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January 20, 2005
St. Paul, Minn. — Much of the recent talk about human services has been about cost. But Catholic Archbishop Harry Flynn and Lutheran Bishop Peter Rogness say the talk is starting in the wrong place. They want lawmakers to see the human side of human services, rather than just the money.
"You don't start with the question of money, you start with the moral judgment about what kind of people we're going to be together," said Bishop Rogness.
In order to make their point, Rogness and Flynn tried to put a human face on poverty in Minnesota by touring several human services programs based in the Church of St. Matthew on St. Paul's West Side.
They visited a non-profit developer of affordable housing, a health clinic and food kitchen, as well as the only licensed day care center on the West Side of St. Paul.
At St. Matthew's Child Care Center, Flynn chatted with a few of the 3-to-5-year-olds, before teacher Christine Joa told the story of a mother who had to pull her 3-year-old out of school because of a tuition increase.
"Her payment went up $250 per month, and at the same time her rent went up," Joa said. "This was no longer an option for her."
Joa says most of the families at St. Matthew's Day Care receive a subsidy, but for this family, even that wasn't enough. The child now spends two days with a neighbor and two days with a grandparent. The father has changed his hours at work so he can have Fridays off. But Joa says the boy no longer gets the speech classes and occupational therapy he used to get at St. Matthew's.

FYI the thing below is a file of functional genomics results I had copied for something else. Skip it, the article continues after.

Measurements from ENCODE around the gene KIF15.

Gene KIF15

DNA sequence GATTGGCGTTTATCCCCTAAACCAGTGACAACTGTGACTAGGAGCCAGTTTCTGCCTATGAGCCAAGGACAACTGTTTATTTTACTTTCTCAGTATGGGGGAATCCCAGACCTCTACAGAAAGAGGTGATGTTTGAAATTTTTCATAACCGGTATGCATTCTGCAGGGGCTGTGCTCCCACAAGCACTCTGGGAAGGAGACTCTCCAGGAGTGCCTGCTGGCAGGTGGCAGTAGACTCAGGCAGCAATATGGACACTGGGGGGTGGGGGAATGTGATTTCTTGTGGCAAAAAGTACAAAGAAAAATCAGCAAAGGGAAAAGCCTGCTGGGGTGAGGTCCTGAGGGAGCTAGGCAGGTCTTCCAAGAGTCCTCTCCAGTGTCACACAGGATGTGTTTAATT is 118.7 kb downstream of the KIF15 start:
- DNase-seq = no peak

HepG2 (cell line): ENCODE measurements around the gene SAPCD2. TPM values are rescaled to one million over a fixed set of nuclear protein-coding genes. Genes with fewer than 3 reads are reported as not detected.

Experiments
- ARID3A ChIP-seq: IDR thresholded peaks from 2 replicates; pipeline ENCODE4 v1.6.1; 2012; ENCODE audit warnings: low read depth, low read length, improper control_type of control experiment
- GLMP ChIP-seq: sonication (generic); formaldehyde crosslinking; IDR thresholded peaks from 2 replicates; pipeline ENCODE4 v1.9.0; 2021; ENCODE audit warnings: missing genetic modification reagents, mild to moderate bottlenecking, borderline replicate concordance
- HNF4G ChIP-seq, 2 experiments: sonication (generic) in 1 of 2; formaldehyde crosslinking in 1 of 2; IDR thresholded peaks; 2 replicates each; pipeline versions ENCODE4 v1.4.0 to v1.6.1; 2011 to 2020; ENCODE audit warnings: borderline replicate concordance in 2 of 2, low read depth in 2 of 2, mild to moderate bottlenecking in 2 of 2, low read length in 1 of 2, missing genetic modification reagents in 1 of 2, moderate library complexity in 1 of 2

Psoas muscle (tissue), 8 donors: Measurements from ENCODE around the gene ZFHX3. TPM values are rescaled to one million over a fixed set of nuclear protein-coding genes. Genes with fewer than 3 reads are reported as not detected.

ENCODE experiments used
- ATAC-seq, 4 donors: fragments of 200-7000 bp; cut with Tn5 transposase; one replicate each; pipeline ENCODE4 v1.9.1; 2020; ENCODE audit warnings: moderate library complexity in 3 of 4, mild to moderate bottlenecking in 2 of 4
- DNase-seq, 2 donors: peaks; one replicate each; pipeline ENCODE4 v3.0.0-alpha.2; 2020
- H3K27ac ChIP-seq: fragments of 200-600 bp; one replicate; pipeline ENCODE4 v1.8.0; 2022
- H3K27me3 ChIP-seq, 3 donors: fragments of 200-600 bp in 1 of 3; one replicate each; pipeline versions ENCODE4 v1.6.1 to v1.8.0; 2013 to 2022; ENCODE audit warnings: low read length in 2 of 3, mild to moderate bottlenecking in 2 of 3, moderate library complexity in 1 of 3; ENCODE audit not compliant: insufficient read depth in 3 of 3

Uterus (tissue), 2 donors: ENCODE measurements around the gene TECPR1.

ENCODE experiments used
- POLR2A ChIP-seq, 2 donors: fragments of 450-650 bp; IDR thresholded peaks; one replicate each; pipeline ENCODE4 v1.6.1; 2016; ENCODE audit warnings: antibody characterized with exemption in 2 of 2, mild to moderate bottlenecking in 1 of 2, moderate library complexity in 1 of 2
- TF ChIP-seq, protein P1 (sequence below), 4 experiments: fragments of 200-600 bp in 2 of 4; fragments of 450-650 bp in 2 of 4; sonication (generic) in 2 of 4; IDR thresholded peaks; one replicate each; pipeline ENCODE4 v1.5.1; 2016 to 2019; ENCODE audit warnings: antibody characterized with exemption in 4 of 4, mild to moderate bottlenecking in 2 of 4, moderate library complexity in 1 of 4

"The child's not getting the services they need any longer. Parents' hands are tied. They have no avenues. They come to us literally in tears. And we don't have answers for them," said Joa.
But Flynn says he wants that to change, despite the state's $700 million dollar budget deficit. In the next few days, Gov. Pawlenty will present his proposal for closing the gap, but he's said he won't raise taxes.
Flynn says a tax increase is an option that should remain on the table, and that lawmakers should not just take out the budget ax when the considering the spending plan.
"I want our legislators to go into this session and not ask so much, 'What can we cut?' But, 'What are the needs of our society, and how are we going to meet those needs in a most humane-based way?'" said Flynn.
Catholic Archbishop Flynn and Bishop Rogness, head of the St. Paul Area Synod of the ELCA, together represent about two million Minnesota churchgoers. Both men point to the state's tradition of generosity, and Rogness says that it should continue -- even in these tough financial times.
"We think that by looking closely at the human needs of the people in this community, we can reshape our public discussion away from hand-wringing over not having enough -- and towards instead, a vision of being the kind of people we have been and can be," said Rogness.
A spokeswoman says the Lutheran church is encouraging parishioners to write to their lawmakers to "bring compassion" to the state's budget process.